Wardrobe Wisdom: Lee Jenkins, from fashion photographer to organic farmer

On the final day of Organic September I am thrilled to share some Wardrobe Wisdom from former fashion photographer turned permaculture pro Lee Jenkins. 

Lee made him name in the 90s photographing the great and the good for The Face. After travelling the world working in the fast-paced fashion industry for fifteen years he wanted to slow down, and he's certainly done that. His wardrobe wisdom comes fresh from Walnut Farm in Norfolk, the organically certified haven that he's spent the last ten years nurturing. Lee and his team now run workshops from their idyllic home teaching everything from permaculture to pickling and preserving. I was intrigued to find out what insight this former fashion industry insider turned organic farmer could share...

Do you have any top wardrobe and care tips?

Put dried herbs and flowers in the pockets to ward off unwanted creatures, adorn yourself in natures aroma’s - my favourites from the farm this year are lavender, calendula and rose petals.

Walnut Farm, an organically certified farm in Norfolk run by former fashion photographer Lee Jenkins

Can you tell us about a treasured garment or accessory of yours? What is the story behind it?

So many treasures… one my favourites now that the winter is closing in is my beloved 60s red wool poachers coat with an exceedingly large poachers pocket in the back. I’ve had it for almost as long as I can remember. I won it in a game of poker in a mountain cabin near an incredible glazier high in the wilderness in Alaska sometime in the 90s on a photo assignment.

You’ve made a conscious shift to slow down your life – how do you think your relationship with your own clothes has changed since leaving the fast-paced fashion industry?

I am more in touch with the seasons and don't need to pack for hot countries in winter anymore. Also I have over a hundred pairs of incredible socks and, as I don't really wear shoes very often these days, I think I have what some people would call a lifetime supply.

Lee Jenkins doing yoga at Walnut Farm, an organically certified farm in Norfolk run by the former fashion photographer

In what ways can permaculture design principals be considered when designing and producing clothes? Do you know of any fashion designers who have followed that path?

Applied permaculture design is a process that can be applied to anything - people often mistakenly believe it only applies to gardening. We use the principles to guide our design process and at the core are also three ethics - Care of the Earth, People Care and Fair Shares; firstly we would need to make sure these are met. Its a very interesting question - does anyone out there know of any designers who work by these ethics?

On the farm you’re a keen upcycler. Do you have a 'go to' place for clothing repairs or alterations? Or are you pretty handy with a needle and thread?

Yes, I’m pretty handy with a thread and needle, although I have many friends with sewing machines and we often have sewing evenings together where we share fresh organic food and whatever seasonal treasure we have all made (there always seems to be lots of yummy cake!)

Walnut Farm, an organically certified farm in Norfolk run by former fashion photographer Lee Jenkins

Where do you find your clothes? We hear you have a penchant for car-boot sales…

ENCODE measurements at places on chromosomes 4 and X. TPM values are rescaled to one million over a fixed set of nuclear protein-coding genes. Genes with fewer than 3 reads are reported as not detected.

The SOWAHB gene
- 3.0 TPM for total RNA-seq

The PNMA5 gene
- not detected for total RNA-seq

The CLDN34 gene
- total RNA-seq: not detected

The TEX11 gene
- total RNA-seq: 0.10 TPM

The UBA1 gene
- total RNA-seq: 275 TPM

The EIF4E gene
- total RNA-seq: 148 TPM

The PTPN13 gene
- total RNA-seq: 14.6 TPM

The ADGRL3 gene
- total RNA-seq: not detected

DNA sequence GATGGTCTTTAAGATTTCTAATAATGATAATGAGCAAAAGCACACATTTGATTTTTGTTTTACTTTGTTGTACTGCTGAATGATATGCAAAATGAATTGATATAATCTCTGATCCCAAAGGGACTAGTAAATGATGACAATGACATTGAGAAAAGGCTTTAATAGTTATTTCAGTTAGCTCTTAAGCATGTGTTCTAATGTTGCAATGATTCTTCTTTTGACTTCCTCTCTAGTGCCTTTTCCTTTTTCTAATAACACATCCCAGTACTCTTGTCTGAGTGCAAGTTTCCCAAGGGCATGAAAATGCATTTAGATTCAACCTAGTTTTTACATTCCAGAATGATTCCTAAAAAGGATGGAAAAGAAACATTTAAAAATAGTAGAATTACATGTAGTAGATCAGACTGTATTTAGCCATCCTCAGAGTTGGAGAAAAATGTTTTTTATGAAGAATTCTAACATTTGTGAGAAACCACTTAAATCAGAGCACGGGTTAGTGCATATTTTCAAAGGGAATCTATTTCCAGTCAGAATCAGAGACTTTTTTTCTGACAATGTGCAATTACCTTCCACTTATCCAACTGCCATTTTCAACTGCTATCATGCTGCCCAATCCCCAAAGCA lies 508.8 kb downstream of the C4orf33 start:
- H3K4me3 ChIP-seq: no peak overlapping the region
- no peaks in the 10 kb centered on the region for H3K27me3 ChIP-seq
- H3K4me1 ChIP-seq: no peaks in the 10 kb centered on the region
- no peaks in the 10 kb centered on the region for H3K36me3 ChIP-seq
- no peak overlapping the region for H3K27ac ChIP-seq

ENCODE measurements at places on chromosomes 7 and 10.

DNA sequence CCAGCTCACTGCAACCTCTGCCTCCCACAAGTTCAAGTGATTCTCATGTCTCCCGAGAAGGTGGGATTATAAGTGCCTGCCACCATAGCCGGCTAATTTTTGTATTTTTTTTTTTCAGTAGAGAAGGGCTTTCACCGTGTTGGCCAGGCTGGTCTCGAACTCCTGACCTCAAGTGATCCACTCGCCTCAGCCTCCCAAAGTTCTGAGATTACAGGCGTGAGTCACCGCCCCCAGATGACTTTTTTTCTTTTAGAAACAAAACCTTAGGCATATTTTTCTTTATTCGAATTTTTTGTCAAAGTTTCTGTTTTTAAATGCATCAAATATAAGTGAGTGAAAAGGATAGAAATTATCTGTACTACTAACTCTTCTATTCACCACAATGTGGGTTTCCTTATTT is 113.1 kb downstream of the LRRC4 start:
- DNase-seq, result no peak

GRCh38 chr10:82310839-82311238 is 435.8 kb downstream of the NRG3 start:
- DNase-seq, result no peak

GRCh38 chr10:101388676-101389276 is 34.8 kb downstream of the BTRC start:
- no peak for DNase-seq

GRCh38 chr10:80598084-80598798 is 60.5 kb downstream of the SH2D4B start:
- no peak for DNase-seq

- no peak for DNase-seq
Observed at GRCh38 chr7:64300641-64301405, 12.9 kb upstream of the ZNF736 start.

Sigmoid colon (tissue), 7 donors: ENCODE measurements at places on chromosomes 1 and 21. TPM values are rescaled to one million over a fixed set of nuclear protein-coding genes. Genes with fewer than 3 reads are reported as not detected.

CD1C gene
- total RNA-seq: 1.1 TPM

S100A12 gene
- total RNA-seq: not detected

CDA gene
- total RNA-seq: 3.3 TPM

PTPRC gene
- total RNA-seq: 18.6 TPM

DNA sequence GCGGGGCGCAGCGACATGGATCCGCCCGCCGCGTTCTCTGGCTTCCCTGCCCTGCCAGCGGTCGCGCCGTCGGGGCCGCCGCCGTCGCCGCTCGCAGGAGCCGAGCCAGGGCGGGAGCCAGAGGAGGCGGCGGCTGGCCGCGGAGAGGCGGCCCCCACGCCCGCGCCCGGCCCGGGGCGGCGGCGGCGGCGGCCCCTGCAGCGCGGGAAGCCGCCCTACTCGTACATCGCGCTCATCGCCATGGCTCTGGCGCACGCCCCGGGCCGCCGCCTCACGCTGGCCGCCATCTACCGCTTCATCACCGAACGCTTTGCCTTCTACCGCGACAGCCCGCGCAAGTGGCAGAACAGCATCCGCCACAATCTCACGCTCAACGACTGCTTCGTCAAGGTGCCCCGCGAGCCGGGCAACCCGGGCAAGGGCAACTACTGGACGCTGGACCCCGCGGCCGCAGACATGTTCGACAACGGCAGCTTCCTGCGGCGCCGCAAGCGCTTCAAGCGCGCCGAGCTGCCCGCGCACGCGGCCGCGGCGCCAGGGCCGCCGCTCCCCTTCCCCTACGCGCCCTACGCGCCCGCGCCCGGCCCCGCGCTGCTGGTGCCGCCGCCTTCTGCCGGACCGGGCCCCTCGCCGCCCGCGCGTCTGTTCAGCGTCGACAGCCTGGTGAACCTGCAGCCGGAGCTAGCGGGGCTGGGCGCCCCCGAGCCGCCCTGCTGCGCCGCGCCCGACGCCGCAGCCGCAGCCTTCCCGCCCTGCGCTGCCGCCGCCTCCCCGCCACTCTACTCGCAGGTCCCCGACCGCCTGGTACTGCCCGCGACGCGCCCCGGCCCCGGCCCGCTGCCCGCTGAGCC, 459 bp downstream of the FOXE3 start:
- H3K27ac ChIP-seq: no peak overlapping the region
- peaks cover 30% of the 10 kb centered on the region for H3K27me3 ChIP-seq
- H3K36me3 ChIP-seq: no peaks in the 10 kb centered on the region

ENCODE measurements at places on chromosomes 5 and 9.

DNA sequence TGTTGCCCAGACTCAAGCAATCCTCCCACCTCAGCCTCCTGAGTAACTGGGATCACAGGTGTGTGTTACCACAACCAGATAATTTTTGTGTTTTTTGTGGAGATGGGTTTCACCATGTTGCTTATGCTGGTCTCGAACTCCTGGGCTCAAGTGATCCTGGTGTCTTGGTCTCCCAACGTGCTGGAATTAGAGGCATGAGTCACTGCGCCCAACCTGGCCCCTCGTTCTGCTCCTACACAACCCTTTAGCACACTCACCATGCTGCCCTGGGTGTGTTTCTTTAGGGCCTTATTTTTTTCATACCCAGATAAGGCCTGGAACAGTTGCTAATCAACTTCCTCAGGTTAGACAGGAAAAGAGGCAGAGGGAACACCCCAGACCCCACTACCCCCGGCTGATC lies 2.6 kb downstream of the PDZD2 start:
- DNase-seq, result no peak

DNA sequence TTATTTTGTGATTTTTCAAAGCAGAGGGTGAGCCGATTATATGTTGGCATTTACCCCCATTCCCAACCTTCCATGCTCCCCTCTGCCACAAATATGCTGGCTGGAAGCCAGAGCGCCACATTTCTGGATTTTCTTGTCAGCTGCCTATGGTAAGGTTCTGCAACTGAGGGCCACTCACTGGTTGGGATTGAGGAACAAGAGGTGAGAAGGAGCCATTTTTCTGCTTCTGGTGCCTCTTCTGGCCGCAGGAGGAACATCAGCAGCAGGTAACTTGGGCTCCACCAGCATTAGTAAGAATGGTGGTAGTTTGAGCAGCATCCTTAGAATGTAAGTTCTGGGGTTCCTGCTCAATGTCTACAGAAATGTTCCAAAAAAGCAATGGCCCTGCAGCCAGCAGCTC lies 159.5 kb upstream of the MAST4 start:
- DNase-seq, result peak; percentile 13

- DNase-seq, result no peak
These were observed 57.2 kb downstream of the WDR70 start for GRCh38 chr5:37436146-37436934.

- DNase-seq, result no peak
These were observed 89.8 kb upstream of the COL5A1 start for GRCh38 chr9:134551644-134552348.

Its more of a how do they find me! I have several rails, a small barn and an attic full with crates of fancy dress outfits that come from far and wide. I have a few favourite local car boot sales which are more like scenes from fairy tales adorned with magical outfits, and all that we need is the imagination and creativity to see how they go together…

Circus skills at Walnut Farm, an organically certified farm in Norfolk run by former fashion photographer Lee Jenkins

Has living and working on an organic farm made you more mindful of investing in organic clothing?

Yes. I am very mindful of investing, however just because clothing is “organic” it doesn't really mean a lot - it just means that in its production no harmful chemicals have been used. It is often just a marketing gimmick which can be misleading. I am always interested in the provenance of any new clothing that comes into my possession and when something seems far to cheap it becomes obvious that someone somewhere has suffered for this to be so cheap. Also I’ve noticed that a lot of organic clothing magically seems to come from the other side of the globe and the embedded energy cost seems crazy.

Lee Jenkins: Wardrobe Wisdom from fashion photographer turned organic farmer

What one main piece of advice would you give to someone who wants a more ethical wardrobe?

Look at the reasons why you don't have one already and see if its possible to move forward with more informed choices.

Who or what is your wardrobe inspiration?

My wardrobe inspiration without a doubt has always been, and will always be, my mum since her clothes seemed to fit me so well when I was growing up.

Pickling and preserving course at Walnut Farm, an organically certified farm in Norfolk run by former fashion photographer Lee Jenkins

Lee is running an Introduction to Permaculture Course this weekend at Walnut Farm.

The next course will be Pickling and Preserving on Sunday 16th October. Booking details can be found on the website or the Walnut Farm Facebook page and attendees can choose between a day ticket or a residential ticket. The accommodation - from bell tents to a beautiful, secluded apartment - looks glorious. Just have a look and you'll be on the next train to Norfolk! 

Bell tents at Walnut Farm, an organically certified farm in Norfolk run by former fashion photographer Lee Jenkins


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Founder and Director of The Good Wardrobe. Lover of charity shops and mending stuff. New to Bristol. Follow on Twitter

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